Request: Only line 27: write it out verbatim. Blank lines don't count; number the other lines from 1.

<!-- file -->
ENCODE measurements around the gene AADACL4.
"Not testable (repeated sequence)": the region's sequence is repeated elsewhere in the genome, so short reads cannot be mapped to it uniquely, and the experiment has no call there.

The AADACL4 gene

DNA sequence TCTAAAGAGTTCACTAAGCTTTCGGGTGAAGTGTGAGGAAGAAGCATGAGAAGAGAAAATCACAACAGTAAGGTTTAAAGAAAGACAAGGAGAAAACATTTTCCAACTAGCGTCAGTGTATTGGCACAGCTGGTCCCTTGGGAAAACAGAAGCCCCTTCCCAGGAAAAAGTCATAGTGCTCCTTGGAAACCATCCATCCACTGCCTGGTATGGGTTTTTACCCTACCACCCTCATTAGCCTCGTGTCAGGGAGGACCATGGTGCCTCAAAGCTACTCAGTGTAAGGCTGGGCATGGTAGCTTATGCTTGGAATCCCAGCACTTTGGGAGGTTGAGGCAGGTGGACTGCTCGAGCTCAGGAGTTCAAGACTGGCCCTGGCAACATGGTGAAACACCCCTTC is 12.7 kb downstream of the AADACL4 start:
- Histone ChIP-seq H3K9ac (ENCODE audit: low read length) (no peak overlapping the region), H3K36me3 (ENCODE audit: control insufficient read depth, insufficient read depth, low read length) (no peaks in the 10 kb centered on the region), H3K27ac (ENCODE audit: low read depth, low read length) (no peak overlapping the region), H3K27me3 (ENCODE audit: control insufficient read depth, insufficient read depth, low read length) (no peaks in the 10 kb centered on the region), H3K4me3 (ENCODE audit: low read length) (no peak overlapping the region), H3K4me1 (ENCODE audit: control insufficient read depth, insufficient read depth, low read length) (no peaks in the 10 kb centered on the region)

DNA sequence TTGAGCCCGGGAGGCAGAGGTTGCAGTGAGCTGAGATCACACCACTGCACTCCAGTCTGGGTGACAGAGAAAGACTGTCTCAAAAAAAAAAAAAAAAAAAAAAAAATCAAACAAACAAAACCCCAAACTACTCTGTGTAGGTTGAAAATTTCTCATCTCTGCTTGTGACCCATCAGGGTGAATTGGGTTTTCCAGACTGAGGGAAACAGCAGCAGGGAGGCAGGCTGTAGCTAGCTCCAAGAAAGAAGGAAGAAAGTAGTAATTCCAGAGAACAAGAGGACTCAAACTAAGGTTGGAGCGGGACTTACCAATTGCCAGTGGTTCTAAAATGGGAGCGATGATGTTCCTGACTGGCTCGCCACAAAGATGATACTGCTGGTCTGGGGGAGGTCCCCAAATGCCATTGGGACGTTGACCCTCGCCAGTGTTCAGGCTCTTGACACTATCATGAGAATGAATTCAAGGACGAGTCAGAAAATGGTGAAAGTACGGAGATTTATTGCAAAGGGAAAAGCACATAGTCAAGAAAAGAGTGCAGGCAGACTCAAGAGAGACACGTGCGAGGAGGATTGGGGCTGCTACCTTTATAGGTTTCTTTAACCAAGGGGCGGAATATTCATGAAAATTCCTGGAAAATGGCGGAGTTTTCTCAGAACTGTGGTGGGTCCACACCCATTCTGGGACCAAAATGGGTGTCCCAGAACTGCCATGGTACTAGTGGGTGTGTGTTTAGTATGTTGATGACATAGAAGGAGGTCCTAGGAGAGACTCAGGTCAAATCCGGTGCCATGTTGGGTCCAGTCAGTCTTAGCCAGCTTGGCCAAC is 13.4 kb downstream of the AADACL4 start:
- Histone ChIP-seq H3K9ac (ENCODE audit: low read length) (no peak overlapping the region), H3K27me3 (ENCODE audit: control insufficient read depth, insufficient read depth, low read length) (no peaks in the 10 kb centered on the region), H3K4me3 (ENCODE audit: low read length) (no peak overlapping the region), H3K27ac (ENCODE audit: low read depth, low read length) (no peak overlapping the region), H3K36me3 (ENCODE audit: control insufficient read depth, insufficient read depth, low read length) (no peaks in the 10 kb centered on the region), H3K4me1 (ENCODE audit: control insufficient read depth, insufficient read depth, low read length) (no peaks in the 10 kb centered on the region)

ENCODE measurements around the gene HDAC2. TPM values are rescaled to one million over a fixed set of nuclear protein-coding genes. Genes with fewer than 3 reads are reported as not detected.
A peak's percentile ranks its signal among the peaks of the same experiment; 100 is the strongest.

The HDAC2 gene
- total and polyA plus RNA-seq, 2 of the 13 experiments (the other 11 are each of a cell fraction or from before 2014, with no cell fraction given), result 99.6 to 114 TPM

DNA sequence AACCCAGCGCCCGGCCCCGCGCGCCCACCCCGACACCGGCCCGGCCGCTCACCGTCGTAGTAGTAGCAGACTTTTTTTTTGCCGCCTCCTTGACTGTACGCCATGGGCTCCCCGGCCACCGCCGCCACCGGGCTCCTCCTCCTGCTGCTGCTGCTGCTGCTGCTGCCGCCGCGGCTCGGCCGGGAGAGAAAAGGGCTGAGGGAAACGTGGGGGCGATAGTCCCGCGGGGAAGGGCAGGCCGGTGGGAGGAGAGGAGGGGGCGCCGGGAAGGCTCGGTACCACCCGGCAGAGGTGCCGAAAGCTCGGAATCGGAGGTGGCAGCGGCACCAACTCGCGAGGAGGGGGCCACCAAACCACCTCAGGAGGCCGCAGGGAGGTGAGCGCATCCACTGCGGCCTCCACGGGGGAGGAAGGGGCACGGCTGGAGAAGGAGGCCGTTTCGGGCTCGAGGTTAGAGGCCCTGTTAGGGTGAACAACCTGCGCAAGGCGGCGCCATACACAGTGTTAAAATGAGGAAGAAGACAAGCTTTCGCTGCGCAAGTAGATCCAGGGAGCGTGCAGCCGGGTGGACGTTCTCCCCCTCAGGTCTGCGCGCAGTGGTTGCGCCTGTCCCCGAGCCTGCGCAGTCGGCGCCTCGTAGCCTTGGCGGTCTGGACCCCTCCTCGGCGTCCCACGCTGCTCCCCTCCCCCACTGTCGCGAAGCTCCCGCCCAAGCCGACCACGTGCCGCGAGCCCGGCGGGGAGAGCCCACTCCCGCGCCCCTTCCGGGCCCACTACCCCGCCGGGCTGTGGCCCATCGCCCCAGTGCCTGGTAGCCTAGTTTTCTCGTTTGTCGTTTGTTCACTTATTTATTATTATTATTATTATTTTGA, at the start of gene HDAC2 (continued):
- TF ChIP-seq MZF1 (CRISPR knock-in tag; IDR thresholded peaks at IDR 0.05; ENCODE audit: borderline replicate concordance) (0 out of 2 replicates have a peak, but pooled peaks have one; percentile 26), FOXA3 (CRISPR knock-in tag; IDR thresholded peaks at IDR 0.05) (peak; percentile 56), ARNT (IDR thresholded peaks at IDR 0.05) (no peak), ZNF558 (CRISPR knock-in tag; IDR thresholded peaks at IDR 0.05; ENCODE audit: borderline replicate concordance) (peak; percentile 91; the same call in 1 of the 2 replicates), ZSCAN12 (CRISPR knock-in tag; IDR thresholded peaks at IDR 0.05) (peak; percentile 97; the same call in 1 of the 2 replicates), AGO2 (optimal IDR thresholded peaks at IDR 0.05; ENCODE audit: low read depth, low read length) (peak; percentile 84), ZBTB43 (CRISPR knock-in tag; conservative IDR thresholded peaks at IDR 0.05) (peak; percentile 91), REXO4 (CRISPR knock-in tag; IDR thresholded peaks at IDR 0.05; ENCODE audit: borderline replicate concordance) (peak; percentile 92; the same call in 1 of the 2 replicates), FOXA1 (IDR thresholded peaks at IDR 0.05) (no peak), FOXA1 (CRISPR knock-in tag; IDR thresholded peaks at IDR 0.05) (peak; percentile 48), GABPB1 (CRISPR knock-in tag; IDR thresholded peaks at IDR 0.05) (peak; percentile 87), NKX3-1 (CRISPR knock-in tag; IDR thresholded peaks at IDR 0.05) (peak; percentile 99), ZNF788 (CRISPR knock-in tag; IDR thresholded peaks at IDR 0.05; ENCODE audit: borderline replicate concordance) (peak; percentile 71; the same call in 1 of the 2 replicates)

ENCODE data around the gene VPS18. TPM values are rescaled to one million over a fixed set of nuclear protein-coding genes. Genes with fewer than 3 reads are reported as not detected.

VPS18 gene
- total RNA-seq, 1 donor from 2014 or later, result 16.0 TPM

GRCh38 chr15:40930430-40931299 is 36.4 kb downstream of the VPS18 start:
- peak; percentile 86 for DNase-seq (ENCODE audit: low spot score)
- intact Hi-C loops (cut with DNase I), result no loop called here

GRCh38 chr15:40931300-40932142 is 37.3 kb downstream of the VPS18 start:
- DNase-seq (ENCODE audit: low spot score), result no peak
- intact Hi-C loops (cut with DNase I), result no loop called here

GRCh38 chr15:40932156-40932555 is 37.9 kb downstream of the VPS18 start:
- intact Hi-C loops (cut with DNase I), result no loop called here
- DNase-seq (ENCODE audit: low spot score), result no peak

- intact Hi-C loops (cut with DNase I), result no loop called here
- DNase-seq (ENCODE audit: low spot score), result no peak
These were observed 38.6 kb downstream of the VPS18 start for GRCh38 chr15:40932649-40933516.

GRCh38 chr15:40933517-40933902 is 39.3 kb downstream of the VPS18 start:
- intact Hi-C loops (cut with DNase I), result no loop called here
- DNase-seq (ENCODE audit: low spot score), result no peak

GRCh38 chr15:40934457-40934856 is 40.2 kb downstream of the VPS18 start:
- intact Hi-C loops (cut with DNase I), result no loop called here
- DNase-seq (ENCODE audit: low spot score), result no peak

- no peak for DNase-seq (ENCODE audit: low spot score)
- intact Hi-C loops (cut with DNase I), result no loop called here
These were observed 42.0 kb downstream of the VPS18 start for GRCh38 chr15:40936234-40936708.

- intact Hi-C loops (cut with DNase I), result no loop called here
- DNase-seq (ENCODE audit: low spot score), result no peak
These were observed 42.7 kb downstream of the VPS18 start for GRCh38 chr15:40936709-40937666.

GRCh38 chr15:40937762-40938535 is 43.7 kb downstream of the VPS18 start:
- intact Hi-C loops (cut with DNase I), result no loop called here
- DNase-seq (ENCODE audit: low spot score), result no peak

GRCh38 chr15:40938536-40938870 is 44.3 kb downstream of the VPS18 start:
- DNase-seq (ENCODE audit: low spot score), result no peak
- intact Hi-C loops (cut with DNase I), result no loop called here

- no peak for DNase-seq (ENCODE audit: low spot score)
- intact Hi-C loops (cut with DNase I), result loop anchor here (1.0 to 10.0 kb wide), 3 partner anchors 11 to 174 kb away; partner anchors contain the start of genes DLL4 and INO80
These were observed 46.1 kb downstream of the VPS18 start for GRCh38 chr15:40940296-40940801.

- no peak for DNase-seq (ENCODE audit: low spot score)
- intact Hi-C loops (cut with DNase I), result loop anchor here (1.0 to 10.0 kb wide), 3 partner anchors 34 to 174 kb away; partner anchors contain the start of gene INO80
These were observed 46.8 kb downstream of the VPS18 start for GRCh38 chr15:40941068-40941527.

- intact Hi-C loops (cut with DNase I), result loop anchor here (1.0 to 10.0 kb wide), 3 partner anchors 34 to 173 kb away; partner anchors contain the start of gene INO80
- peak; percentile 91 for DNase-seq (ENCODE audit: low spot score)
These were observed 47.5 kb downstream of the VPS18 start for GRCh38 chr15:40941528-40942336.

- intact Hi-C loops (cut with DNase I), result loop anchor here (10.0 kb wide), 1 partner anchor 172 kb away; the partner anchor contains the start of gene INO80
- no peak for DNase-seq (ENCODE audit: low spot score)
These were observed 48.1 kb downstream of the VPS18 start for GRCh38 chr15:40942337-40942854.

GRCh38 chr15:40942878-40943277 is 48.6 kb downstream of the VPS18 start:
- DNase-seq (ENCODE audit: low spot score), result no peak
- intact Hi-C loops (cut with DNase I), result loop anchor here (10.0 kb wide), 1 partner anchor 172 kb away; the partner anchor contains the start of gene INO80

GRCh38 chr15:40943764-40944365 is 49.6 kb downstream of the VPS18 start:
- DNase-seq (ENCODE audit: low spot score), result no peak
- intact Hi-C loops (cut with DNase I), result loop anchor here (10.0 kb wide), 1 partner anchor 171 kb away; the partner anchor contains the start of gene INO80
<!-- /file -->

- DNase-seq (ENCODE audit: low spot score), result no peak